PALING BY COMPARISON
A good sunset to the naked eye, but rendered very blue by the camera’s auto white balance setting.
By MICHAEL PERKINS
GIVEN HOW MANY PICTURES YOU NEED TO SHOOT, over a lifetime, to develop the kind of eye that will deliver more keepers more often, you have to make peace with the taking of many, many images that do not, strictly speaking, “matter”. They’re either uninteresting or indifferently executed or mere technical exercises that don’t emotionally stick. However, that does not mean they are a waste of time, since the practice meter is running whether you’re making magic or mud. And with some mindfulness, you can get into the habit of harvesting something worth knowing, even in the most mundane of shoots.
Just straying from your standard procedures in very small particulars can show you new options for shaping or salvaging a photo. In the two comparison shots seen here, there is only one thing that distinguishes the first picture from the second one; the camera’s white balance setting.
I just am not a fan of shooting on auto modes or default settings, for the simple reason that they are designed to produce average, not extraordinary pictures. They prevent us from making a total dog’s breakfast of an image, but they also deny everyone choice except, weirdly, the camera.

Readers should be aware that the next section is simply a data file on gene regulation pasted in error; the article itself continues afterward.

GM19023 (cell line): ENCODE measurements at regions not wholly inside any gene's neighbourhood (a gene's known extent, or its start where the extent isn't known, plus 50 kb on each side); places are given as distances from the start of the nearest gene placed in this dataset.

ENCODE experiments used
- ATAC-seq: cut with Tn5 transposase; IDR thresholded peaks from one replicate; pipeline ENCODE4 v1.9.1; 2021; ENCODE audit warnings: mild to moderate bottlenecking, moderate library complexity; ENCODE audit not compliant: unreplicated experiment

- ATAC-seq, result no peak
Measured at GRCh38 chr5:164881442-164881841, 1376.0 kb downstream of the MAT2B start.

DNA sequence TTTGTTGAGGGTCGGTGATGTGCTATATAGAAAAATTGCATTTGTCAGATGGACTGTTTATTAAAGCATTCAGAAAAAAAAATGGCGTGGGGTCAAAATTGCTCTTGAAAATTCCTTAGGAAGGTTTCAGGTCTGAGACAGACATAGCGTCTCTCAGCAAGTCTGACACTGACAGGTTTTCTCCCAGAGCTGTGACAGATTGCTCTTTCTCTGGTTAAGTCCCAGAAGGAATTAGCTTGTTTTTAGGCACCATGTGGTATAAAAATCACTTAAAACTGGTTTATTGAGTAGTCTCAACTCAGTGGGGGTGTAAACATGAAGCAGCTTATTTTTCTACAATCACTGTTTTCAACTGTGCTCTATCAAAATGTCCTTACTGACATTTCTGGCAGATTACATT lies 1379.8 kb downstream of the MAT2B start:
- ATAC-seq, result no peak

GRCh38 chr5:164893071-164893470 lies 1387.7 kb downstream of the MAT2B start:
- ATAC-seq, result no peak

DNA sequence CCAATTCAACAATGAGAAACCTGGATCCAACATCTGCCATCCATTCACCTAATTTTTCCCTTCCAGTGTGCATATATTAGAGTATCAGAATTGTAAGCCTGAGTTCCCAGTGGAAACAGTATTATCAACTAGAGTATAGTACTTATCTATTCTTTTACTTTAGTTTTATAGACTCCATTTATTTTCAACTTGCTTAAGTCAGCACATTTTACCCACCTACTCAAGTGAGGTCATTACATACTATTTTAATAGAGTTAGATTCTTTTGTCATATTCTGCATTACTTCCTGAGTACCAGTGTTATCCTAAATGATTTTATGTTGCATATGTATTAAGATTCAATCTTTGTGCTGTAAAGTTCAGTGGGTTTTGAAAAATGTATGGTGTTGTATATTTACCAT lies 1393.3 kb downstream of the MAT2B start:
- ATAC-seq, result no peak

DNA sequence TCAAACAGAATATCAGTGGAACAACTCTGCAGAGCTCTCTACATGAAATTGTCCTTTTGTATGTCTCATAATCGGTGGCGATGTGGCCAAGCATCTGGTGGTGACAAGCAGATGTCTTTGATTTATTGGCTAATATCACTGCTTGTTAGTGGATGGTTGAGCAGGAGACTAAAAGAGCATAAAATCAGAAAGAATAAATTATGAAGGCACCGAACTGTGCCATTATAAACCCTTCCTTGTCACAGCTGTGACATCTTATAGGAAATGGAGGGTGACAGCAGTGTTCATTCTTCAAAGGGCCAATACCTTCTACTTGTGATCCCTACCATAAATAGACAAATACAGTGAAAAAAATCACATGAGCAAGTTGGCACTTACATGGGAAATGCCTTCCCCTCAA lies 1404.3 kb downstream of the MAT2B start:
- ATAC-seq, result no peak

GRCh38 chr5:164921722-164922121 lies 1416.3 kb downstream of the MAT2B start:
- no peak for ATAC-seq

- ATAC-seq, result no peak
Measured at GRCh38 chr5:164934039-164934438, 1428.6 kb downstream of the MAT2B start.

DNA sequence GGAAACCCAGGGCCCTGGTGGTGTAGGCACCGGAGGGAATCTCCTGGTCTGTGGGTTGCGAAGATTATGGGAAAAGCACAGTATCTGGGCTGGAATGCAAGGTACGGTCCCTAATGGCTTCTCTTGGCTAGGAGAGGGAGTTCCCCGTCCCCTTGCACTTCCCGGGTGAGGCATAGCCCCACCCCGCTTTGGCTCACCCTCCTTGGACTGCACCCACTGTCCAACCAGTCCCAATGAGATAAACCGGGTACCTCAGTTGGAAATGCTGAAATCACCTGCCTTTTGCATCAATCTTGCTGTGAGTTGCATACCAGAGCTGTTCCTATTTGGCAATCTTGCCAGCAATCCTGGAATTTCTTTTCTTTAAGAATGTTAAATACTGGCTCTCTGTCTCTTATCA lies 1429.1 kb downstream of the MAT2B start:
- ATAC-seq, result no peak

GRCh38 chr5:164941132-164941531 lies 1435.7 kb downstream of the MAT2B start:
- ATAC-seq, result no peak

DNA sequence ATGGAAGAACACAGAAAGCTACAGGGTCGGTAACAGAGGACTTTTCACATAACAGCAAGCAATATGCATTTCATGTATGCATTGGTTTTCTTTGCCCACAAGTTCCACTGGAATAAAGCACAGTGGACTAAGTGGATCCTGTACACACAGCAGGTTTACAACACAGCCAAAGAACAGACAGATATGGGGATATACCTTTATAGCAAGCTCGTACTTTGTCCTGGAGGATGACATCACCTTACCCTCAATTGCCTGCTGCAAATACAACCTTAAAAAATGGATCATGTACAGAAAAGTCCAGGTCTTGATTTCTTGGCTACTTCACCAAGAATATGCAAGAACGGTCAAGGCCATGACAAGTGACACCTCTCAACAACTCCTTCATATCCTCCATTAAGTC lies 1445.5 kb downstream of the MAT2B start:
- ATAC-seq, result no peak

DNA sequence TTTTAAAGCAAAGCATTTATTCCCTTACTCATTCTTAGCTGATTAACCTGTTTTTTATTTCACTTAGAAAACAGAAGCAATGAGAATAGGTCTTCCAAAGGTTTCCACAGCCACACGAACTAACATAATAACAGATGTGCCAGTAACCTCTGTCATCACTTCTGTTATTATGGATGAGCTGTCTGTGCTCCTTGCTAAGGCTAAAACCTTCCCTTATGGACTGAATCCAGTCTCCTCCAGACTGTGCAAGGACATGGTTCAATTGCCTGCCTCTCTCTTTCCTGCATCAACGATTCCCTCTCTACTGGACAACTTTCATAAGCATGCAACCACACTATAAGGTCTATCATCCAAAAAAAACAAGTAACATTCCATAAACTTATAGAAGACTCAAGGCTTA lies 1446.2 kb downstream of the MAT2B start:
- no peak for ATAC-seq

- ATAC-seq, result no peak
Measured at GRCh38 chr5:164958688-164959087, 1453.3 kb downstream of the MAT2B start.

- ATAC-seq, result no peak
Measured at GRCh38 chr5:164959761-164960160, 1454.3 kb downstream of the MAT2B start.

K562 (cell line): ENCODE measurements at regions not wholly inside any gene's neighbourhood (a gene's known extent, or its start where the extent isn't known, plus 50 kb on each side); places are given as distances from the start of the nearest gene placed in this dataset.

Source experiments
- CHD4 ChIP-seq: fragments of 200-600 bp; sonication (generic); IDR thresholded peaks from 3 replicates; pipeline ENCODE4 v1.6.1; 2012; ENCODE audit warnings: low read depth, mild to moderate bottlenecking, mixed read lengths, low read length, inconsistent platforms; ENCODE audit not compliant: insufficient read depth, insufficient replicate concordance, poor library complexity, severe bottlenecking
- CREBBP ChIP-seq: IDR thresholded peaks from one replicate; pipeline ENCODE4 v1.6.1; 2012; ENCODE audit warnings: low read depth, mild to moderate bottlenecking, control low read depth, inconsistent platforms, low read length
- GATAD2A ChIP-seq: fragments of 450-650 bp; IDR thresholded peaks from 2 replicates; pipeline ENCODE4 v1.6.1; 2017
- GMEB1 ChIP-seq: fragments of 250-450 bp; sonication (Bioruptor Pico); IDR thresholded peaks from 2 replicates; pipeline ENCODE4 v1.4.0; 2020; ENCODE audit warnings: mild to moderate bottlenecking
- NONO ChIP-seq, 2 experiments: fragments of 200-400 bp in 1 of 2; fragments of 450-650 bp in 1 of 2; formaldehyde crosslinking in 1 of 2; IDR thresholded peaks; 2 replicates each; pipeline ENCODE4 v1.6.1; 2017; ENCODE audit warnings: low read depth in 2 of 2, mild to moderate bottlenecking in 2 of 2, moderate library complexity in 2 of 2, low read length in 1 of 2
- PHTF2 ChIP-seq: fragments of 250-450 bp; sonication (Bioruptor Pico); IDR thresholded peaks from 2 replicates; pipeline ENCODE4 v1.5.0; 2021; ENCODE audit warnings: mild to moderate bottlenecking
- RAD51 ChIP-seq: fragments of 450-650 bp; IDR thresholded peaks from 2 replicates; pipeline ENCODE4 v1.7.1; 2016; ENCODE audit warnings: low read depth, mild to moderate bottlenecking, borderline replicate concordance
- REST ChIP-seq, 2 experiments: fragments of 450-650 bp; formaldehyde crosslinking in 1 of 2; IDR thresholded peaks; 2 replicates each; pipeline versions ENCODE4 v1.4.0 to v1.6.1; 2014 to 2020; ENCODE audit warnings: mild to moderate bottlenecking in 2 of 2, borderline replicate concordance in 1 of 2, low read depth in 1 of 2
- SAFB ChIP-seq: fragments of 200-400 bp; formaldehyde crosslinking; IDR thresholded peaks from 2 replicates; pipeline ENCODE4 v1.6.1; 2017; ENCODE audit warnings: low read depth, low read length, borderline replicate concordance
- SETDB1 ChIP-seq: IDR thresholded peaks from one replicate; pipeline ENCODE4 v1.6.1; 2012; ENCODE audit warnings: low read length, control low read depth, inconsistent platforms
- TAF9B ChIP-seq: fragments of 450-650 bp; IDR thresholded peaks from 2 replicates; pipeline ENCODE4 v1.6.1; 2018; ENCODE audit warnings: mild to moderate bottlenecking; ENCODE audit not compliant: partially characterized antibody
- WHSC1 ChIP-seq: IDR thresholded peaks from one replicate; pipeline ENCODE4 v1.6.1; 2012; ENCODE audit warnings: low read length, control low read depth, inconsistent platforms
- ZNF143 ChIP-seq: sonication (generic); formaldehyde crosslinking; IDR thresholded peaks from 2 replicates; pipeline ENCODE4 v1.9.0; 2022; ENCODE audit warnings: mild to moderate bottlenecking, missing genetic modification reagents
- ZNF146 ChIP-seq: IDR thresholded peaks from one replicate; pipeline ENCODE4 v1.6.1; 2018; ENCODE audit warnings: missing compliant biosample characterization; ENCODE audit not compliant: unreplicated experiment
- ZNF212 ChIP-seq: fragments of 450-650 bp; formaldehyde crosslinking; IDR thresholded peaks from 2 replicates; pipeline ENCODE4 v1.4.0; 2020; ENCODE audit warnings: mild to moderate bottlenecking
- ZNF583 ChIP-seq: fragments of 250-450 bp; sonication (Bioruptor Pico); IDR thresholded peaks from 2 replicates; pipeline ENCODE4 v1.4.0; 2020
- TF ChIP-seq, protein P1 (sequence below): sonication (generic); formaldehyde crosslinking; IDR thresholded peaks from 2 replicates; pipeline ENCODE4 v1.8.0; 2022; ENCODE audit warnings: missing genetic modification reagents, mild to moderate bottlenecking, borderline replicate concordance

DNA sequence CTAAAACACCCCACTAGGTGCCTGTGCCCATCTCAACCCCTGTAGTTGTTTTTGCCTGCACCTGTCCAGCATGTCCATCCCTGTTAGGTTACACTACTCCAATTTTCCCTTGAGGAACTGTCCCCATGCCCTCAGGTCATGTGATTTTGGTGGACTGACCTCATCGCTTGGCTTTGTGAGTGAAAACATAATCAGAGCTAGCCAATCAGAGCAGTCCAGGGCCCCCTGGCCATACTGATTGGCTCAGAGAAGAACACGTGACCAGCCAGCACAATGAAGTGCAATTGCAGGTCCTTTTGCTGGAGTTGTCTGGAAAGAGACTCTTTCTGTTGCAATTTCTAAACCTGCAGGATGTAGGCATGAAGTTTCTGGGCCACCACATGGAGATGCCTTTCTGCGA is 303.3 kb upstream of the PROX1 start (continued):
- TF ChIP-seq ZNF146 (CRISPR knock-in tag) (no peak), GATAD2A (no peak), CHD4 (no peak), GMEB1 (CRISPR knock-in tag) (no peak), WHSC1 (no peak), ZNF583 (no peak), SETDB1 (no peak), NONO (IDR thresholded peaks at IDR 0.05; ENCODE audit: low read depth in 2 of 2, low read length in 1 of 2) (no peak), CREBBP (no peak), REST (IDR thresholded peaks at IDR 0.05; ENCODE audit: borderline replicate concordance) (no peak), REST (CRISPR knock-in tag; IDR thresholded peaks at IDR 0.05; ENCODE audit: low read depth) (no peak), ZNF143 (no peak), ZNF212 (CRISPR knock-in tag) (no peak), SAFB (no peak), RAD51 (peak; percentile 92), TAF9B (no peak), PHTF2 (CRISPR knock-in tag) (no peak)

On the particular shooting expedition seen here, I was seeing a warm, full-on golden hour of pre-sunset, the rich oranges and browns visible even in shade. However, the camera’s auto white balance, which reads the temperature of light to “see” white the way we do, was delivering a lot of blue. The simple switch to a “shade” setting rendered even the deepest shadows as warmly as my eyes did.
The point is, this image was part of an uneventful afternoon’s casual stroll, yielding nothing in the way of “legacy”-level work. It was simple journeyman practice. What makes such tiny technical decisions valuable is how instinctual they can become when repeated over thousands of pictures, how available they become as tools when the picture does matter. Pictures come when they’re ready. With luck, building on the lessons from all those “nothing” pictures mean you’ll be ready as well.